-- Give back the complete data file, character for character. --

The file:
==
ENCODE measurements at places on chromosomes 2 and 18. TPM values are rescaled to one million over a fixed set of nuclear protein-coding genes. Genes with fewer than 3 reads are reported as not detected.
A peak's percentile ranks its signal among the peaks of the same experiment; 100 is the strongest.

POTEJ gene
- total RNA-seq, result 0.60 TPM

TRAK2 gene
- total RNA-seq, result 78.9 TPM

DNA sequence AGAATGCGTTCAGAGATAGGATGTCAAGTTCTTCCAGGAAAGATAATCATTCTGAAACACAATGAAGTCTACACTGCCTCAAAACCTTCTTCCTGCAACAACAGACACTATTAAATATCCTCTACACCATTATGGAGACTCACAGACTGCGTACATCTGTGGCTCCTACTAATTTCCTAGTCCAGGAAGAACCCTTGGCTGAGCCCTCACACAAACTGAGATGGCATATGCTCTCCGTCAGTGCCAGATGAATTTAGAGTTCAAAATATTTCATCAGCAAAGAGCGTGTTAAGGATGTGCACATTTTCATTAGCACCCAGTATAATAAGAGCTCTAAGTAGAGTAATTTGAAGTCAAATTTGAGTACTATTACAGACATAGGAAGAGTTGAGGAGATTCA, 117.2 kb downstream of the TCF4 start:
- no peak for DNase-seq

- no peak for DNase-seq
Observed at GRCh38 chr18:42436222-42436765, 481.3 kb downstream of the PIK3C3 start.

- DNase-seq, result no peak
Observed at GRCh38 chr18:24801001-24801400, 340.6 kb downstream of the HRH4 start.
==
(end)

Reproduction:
ENCODE measurements at places on chromosomes 2 and 18. TPM values are rescaled to one million over a fixed set of nuclear protein-coding genes. Genes with fewer than 3 reads are reported as not detected.
A peak's percentile ranks its signal among the peaks of the same experiment; 100 is the strongest.

POTEJ gene
- total RNA-seq, result 0.60 TPM

TRAK2 gene
- total RNA-seq, result 78.9 TPM

DNA sequence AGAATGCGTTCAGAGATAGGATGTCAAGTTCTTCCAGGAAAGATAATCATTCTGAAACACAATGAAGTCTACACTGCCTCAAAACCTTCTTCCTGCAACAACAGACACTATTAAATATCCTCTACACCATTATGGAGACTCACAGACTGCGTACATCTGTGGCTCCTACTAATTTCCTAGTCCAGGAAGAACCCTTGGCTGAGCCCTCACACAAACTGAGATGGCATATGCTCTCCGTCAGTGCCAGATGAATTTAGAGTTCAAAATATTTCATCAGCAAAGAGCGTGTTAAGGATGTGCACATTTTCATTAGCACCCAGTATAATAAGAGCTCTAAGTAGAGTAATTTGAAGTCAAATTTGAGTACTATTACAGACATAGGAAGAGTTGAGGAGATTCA, 117.2 kb downstream of the TCF4 start:
- no peak for DNase-seq

- no peak for DNase-seq
Observed at GRCh38 chr18:42436222-42436765, 481.3 kb downstream of the PIK3C3 start.

- DNase-seq, result no peak
Observed at GRCh38 chr18:24801001-24801400, 340.6 kb downstream of the HRH4 start.